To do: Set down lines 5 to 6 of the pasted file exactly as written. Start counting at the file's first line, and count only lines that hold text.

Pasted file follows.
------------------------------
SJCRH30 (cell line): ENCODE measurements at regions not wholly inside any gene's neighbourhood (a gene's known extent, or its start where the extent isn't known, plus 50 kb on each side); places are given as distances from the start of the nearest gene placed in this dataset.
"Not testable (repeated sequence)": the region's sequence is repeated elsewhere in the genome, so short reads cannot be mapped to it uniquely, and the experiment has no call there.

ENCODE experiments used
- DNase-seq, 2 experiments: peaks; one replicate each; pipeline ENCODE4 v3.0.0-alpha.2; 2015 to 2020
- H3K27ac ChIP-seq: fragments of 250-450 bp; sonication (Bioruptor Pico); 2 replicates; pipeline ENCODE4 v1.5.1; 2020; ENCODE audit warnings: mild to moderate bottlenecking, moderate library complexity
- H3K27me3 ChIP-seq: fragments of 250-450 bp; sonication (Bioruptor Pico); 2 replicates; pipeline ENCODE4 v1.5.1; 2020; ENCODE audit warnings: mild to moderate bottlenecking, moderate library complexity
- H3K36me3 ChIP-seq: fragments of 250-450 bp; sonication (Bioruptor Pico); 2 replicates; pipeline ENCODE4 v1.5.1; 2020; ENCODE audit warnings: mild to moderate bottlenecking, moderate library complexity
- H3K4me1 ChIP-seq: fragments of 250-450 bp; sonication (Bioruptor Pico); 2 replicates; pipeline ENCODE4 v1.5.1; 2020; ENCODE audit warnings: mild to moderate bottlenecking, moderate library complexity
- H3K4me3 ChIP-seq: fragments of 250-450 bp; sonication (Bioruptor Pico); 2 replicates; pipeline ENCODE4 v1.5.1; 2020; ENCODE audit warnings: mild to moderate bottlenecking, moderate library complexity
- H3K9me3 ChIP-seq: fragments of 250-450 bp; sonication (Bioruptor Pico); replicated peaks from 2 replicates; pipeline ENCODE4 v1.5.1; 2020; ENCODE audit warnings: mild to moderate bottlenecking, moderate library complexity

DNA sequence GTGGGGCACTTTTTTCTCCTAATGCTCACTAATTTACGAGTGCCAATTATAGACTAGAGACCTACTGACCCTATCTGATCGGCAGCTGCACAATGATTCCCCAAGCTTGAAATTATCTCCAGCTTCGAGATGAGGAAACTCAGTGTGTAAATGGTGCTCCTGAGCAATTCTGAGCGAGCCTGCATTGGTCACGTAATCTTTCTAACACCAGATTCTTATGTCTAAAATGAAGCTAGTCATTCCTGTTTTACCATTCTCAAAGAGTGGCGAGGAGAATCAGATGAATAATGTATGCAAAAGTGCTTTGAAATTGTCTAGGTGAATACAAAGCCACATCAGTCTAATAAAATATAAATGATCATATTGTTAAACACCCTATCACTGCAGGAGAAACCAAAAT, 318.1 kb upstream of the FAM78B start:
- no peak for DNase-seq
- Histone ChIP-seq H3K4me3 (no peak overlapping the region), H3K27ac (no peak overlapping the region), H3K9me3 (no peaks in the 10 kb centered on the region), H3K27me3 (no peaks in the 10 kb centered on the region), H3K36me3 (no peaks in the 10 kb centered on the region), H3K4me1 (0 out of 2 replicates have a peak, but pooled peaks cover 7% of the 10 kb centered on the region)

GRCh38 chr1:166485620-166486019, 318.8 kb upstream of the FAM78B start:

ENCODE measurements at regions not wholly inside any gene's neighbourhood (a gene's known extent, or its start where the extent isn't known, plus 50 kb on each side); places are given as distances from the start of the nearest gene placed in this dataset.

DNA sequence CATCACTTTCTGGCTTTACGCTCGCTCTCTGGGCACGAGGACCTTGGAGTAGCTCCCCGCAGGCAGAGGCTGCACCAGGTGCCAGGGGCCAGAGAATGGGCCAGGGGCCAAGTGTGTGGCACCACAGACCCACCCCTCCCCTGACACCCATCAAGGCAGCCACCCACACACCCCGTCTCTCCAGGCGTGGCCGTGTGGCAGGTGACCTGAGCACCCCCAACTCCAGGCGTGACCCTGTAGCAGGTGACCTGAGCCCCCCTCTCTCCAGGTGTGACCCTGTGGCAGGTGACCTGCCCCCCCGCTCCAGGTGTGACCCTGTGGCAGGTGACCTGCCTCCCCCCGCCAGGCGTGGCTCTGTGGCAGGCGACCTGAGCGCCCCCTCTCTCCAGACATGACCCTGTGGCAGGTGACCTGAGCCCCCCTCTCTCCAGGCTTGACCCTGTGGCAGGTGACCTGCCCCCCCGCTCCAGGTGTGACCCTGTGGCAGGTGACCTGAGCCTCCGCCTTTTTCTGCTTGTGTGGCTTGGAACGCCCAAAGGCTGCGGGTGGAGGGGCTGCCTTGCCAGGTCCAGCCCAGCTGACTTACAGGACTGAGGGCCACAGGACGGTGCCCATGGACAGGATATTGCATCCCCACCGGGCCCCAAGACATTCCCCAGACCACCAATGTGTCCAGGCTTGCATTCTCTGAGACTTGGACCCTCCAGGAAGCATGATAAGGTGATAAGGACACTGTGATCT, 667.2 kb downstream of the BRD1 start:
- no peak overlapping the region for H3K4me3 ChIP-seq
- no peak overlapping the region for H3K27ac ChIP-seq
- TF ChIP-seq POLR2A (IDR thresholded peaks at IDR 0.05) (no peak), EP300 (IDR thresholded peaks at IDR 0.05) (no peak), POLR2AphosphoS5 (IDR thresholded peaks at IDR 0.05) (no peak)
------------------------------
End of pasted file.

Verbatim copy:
- H3K27ac ChIP-seq: fragments of 250-450 bp; sonication (Bioruptor Pico); 2 replicates; pipeline ENCODE4 v1.5.1; 2020; ENCODE audit warnings: mild to moderate bottlenecking, moderate library complexity
- H3K27me3 ChIP-seq: fragments of 250-450 bp; sonication (Bioruptor Pico); 2 replicates; pipeline ENCODE4 v1.5.1; 2020; ENCODE audit warnings: mild to moderate bottlenecking, moderate library complexity